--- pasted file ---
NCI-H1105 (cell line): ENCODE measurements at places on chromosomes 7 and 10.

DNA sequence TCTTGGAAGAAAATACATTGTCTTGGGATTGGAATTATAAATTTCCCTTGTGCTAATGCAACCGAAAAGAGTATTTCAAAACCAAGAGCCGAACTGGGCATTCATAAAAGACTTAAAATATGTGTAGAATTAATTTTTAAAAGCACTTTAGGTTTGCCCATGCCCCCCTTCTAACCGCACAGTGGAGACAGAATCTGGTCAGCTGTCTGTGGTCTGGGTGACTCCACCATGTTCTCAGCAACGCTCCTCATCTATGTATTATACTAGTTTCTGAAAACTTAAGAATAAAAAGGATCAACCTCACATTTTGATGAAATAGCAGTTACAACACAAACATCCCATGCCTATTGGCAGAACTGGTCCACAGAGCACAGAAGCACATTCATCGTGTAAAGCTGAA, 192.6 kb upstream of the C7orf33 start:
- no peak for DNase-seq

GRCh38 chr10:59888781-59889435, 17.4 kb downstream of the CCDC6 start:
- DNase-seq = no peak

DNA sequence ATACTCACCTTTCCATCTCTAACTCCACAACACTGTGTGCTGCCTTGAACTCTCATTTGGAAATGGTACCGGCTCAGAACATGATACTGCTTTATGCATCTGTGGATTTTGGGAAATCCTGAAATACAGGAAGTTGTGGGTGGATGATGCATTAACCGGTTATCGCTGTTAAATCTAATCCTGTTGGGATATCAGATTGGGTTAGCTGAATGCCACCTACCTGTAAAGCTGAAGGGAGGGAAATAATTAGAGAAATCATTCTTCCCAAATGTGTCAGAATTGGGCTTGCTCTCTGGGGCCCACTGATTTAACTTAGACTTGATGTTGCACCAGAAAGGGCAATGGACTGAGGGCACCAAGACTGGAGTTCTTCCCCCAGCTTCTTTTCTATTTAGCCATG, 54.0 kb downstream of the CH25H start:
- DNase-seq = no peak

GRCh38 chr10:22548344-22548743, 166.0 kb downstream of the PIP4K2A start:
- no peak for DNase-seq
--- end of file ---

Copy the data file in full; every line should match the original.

NCI-H1105 (cell line): ENCODE measurements at places on chromosomes 7 and 10.

DNA sequence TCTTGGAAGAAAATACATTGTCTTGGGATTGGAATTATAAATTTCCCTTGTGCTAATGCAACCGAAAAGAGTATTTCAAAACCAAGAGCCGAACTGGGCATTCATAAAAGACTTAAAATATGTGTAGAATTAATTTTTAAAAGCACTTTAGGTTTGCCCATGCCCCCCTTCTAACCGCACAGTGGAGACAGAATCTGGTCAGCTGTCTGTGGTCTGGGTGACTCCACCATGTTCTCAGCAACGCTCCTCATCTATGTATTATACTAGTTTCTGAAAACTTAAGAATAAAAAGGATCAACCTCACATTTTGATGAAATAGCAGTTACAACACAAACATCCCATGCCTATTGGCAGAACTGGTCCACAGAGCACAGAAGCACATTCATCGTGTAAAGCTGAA, 192.6 kb upstream of the C7orf33 start:
- no peak for DNase-seq

GRCh38 chr10:59888781-59889435, 17.4 kb downstream of the CCDC6 start:
- DNase-seq = no peak

DNA sequence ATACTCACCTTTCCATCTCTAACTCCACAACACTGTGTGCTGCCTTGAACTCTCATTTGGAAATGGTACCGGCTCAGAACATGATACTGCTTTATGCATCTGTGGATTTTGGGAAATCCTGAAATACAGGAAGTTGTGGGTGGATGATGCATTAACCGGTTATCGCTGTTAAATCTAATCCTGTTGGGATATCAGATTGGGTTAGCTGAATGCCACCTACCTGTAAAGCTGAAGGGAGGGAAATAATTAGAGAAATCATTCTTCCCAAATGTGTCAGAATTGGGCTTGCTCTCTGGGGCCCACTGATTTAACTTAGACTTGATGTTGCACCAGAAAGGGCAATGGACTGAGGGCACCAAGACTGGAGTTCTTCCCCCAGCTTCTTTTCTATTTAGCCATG, 54.0 kb downstream of the CH25H start:
- DNase-seq = no peak

GRCh38 chr10:22548344-22548743, 166.0 kb downstream of the PIP4K2A start:
- no peak for DNase-seq